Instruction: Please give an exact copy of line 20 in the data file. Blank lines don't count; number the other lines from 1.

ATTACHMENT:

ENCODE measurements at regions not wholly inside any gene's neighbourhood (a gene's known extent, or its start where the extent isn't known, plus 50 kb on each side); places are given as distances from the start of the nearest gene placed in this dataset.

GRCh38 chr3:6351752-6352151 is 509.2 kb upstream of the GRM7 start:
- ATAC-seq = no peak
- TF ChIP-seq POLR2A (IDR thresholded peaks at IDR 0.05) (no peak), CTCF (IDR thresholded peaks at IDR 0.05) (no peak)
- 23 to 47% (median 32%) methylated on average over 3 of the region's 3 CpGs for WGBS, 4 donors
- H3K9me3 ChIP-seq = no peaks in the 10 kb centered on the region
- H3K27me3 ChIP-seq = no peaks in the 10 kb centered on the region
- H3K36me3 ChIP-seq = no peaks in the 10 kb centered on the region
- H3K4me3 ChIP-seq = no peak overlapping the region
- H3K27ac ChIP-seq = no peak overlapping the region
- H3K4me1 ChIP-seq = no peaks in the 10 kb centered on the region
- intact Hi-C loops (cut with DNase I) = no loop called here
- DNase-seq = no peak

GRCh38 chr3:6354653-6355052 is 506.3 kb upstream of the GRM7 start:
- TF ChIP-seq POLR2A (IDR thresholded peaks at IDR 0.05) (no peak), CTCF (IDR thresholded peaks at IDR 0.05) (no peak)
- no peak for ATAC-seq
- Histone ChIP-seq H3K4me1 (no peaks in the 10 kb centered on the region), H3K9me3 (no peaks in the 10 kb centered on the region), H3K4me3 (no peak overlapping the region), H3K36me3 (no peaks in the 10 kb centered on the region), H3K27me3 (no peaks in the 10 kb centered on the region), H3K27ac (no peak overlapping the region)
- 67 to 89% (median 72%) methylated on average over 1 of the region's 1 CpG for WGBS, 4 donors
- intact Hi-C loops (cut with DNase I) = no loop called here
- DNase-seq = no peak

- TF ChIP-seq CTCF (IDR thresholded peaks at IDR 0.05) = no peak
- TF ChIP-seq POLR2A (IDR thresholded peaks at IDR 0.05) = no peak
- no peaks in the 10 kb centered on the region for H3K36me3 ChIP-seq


- DNase-seq = no peak